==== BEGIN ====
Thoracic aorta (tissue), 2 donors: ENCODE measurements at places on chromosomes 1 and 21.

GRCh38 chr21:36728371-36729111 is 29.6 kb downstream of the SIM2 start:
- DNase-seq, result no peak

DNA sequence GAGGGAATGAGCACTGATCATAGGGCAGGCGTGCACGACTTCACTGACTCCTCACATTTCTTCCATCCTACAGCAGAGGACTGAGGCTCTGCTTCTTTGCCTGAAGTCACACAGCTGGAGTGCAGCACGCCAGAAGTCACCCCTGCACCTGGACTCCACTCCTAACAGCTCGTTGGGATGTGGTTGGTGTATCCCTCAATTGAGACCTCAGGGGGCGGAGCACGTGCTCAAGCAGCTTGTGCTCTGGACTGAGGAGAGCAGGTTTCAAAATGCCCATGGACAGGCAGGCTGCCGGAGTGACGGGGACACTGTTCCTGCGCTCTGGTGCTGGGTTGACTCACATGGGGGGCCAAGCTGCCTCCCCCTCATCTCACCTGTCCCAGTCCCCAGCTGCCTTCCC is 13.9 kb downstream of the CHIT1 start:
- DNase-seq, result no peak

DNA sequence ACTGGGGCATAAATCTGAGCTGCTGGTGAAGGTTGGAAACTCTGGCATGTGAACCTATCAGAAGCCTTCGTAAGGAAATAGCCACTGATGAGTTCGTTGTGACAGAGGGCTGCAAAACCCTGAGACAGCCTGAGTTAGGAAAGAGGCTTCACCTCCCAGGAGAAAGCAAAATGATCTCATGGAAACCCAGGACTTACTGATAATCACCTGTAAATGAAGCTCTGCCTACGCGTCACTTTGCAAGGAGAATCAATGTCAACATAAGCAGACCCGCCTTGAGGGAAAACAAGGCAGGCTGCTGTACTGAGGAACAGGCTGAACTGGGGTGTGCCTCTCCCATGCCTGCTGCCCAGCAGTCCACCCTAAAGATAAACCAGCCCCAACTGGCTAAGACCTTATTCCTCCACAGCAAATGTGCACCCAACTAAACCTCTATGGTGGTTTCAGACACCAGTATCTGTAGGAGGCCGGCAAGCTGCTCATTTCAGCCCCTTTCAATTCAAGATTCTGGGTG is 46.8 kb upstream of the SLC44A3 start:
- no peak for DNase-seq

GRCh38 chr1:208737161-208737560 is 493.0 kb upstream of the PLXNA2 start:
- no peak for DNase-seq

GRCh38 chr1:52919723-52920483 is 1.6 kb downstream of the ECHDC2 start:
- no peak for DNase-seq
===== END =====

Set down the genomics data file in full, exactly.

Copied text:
Thoracic aorta (tissue), 2 donors: ENCODE measurements at places on chromosomes 1 and 21.

GRCh38 chr21:36728371-36729111 is 29.6 kb downstream of the SIM2 start:
- DNase-seq, result no peak

DNA sequence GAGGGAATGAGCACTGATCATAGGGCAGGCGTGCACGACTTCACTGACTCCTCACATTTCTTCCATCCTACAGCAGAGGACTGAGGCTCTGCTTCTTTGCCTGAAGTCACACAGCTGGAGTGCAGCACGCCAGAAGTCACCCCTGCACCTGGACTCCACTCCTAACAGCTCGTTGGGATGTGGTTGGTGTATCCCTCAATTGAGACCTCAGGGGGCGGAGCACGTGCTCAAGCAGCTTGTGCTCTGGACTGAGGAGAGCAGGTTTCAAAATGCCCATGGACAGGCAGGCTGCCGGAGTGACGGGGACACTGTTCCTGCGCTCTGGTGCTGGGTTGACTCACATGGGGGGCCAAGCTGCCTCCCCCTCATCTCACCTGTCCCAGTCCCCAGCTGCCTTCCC is 13.9 kb downstream of the CHIT1 start:
- DNase-seq, result no peak

DNA sequence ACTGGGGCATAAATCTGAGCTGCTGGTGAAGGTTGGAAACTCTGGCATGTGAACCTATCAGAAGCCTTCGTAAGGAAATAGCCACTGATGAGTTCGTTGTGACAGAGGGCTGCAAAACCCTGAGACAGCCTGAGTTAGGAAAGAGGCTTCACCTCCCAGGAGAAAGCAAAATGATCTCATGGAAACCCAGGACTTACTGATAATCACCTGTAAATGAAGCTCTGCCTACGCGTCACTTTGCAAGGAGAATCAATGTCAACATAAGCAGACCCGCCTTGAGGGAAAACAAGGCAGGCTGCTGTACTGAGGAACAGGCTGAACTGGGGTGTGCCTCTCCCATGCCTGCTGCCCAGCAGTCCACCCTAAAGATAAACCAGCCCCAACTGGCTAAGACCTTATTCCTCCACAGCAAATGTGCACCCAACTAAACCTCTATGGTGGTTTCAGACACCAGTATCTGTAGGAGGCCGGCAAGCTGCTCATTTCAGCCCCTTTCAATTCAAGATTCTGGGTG is 46.8 kb upstream of the SLC44A3 start:
- no peak for DNase-seq

GRCh38 chr1:208737161-208737560 is 493.0 kb upstream of the PLXNA2 start:
- no peak for DNase-seq

GRCh38 chr1:52919723-52920483 is 1.6 kb downstream of the ECHDC2 start:
- no peak for DNase-seq